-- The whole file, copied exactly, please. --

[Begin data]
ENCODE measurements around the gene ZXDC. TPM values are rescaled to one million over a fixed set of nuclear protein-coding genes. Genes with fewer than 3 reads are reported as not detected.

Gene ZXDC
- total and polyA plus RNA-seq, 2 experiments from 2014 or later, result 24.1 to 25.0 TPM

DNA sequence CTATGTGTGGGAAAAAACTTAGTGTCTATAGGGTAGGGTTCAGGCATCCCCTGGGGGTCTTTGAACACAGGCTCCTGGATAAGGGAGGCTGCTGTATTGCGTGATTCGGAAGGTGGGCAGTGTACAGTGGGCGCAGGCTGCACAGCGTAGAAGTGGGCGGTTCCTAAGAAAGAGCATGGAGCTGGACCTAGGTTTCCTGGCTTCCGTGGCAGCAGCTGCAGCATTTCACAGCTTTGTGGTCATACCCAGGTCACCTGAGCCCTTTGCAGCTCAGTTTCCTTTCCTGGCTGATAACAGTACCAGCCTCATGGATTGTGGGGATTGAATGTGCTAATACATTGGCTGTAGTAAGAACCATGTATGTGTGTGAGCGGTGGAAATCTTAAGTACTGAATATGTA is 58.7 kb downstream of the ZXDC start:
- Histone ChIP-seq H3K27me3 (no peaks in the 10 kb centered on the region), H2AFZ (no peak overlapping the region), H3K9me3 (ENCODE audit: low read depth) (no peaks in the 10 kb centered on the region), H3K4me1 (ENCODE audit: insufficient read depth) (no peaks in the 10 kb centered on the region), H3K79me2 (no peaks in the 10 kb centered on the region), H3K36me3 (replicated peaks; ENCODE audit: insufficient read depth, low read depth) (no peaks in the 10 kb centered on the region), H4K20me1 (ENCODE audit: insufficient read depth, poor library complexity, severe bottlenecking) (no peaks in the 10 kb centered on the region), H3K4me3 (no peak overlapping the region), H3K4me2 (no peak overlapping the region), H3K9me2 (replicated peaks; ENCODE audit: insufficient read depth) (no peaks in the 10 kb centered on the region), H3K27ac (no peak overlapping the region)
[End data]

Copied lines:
ENCODE measurements around the gene ZXDC. TPM values are rescaled to one million over a fixed set of nuclear protein-coding genes. Genes with fewer than 3 reads are reported as not detected.

Gene ZXDC
- total and polyA plus RNA-seq, 2 experiments from 2014 or later, result 24.1 to 25.0 TPM

DNA sequence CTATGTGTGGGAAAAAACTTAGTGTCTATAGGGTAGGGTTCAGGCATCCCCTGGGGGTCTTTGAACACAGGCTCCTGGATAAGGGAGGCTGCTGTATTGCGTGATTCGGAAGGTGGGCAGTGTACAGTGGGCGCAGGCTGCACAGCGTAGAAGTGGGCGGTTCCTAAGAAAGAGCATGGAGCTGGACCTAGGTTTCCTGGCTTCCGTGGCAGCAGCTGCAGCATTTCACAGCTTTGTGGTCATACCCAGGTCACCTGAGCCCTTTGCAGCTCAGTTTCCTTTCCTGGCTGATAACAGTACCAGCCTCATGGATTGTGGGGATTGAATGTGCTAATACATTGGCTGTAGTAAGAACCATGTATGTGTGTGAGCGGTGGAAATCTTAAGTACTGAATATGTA is 58.7 kb downstream of the ZXDC start:
- Histone ChIP-seq H3K27me3 (no peaks in the 10 kb centered on the region), H2AFZ (no peak overlapping the region), H3K9me3 (ENCODE audit: low read depth) (no peaks in the 10 kb centered on the region), H3K4me1 (ENCODE audit: insufficient read depth) (no peaks in the 10 kb centered on the region), H3K79me2 (no peaks in the 10 kb centered on the region), H3K36me3 (replicated peaks; ENCODE audit: insufficient read depth, low read depth) (no peaks in the 10 kb centered on the region), H4K20me1 (ENCODE audit: insufficient read depth, poor library complexity, severe bottlenecking) (no peaks in the 10 kb centered on the region), H3K4me3 (no peak overlapping the region), H3K4me2 (no peak overlapping the region), H3K9me2 (replicated peaks; ENCODE audit: insufficient read depth) (no peaks in the 10 kb centered on the region), H3K27ac (no peak overlapping the region)